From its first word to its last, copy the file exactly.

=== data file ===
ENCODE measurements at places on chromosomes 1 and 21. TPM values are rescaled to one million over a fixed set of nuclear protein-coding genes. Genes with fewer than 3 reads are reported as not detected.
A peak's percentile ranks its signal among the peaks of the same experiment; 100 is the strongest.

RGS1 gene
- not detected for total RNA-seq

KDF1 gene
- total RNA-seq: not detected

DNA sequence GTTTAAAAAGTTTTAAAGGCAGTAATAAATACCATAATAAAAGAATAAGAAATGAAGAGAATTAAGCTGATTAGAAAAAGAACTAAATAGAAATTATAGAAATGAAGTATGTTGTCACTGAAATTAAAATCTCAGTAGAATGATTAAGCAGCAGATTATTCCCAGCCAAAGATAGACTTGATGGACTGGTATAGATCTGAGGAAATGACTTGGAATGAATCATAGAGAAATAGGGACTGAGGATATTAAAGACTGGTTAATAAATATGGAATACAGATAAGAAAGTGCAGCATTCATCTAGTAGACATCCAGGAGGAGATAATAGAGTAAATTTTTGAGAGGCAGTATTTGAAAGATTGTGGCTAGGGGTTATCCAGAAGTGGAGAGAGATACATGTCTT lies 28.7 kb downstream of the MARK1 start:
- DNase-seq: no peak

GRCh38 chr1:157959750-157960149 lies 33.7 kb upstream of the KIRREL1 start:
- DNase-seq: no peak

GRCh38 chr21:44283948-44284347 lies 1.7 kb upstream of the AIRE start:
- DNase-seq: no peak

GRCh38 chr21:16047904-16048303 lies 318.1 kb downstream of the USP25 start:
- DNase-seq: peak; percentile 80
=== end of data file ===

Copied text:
ENCODE measurements at places on chromosomes 1 and 21. TPM values are rescaled to one million over a fixed set of nuclear protein-coding genes. Genes with fewer than 3 reads are reported as not detected.
A peak's percentile ranks its signal among the peaks of the same experiment; 100 is the strongest.

RGS1 gene
- not detected for total RNA-seq

KDF1 gene
- total RNA-seq: not detected

DNA sequence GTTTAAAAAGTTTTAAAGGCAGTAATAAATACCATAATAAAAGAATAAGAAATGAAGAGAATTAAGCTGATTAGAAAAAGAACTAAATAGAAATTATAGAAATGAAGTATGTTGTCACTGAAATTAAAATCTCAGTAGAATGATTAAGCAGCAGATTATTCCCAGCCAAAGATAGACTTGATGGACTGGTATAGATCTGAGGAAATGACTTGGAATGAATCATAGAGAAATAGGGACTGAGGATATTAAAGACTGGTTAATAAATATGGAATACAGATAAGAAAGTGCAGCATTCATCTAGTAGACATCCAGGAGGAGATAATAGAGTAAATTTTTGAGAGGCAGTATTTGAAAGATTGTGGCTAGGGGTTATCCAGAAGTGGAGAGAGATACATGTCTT lies 28.7 kb downstream of the MARK1 start:
- DNase-seq: no peak

GRCh38 chr1:157959750-157960149 lies 33.7 kb upstream of the KIRREL1 start:
- DNase-seq: no peak

GRCh38 chr21:44283948-44284347 lies 1.7 kb upstream of the AIRE start:
- DNase-seq: no peak

GRCh38 chr21:16047904-16048303 lies 318.1 kb downstream of the USP25 start:
- DNase-seq: peak; percentile 80